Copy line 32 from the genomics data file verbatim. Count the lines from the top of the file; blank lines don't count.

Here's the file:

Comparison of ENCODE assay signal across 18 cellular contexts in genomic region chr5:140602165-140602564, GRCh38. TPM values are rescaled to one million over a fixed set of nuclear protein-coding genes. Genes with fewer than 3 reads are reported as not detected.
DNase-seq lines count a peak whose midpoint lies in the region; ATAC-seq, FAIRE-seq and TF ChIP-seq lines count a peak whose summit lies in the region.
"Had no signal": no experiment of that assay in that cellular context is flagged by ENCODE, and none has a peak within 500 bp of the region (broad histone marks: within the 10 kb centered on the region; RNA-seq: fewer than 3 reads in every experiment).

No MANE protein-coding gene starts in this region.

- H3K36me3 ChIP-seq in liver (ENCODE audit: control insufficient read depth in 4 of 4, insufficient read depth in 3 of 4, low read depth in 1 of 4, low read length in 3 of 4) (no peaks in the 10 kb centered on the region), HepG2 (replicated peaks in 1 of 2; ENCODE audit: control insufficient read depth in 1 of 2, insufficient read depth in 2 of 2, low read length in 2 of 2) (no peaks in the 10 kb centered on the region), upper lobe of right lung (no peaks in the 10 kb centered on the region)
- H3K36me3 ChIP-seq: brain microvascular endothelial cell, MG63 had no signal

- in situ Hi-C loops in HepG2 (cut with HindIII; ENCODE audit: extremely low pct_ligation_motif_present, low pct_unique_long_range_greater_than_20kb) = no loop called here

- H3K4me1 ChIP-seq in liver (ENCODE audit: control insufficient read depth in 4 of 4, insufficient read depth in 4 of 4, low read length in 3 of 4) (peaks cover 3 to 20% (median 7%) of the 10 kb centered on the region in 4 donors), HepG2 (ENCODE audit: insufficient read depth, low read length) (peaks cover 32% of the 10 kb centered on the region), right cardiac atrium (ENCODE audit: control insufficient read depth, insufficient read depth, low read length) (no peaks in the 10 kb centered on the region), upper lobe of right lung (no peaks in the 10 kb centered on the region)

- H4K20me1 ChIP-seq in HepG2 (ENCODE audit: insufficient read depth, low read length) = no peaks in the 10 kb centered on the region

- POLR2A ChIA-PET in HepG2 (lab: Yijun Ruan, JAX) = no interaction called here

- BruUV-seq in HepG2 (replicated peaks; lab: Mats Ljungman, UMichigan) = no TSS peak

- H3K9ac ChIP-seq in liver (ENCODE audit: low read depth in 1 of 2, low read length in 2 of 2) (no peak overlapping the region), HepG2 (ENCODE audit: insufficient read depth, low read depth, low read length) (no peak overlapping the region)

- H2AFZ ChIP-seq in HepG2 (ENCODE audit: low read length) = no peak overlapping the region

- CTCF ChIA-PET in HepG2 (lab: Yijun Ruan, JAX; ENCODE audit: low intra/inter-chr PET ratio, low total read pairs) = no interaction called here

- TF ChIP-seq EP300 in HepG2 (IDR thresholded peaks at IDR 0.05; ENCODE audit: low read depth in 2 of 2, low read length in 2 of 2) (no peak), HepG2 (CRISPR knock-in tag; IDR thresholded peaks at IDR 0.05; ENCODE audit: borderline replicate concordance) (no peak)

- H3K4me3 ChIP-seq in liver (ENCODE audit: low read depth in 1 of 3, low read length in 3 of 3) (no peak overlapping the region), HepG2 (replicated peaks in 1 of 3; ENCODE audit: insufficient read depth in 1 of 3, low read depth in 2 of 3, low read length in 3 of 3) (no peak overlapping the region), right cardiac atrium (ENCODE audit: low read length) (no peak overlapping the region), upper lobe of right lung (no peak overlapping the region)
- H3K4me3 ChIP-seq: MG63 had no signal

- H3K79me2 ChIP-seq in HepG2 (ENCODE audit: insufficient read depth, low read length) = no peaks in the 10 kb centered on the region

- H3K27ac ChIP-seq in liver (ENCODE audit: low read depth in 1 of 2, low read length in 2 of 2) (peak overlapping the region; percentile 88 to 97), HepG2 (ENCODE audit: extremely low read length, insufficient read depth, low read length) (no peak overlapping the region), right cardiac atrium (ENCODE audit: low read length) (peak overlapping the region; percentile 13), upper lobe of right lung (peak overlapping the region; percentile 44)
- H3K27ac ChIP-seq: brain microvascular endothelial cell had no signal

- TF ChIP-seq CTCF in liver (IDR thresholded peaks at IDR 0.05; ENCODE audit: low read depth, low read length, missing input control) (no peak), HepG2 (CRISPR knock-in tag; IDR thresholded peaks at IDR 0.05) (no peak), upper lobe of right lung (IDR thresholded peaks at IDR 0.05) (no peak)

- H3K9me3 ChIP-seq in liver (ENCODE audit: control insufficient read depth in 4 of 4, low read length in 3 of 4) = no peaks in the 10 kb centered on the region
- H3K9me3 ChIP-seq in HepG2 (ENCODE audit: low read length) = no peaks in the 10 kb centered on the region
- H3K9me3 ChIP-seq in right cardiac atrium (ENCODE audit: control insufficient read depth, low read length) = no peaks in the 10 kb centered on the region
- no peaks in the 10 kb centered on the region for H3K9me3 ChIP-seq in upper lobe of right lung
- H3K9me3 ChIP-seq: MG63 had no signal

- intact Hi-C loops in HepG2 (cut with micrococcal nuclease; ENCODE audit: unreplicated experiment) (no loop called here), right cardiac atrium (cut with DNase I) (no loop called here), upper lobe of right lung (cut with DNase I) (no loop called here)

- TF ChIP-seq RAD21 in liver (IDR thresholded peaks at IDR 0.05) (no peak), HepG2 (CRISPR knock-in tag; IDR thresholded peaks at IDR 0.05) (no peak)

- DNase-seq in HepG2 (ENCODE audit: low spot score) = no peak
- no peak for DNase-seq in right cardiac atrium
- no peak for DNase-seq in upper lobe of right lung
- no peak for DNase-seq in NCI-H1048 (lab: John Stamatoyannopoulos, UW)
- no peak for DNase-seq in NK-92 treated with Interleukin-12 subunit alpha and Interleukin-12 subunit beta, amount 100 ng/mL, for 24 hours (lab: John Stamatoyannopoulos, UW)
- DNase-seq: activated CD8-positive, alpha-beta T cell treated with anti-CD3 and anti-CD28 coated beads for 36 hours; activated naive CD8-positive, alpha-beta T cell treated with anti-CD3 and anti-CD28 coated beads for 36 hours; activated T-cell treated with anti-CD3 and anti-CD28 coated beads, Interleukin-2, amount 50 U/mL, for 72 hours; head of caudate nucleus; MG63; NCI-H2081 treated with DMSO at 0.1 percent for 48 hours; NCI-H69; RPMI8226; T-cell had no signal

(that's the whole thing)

- no peak for DNase-seq in NCI-H1048 (lab: John Stamatoyannopoulos, UW)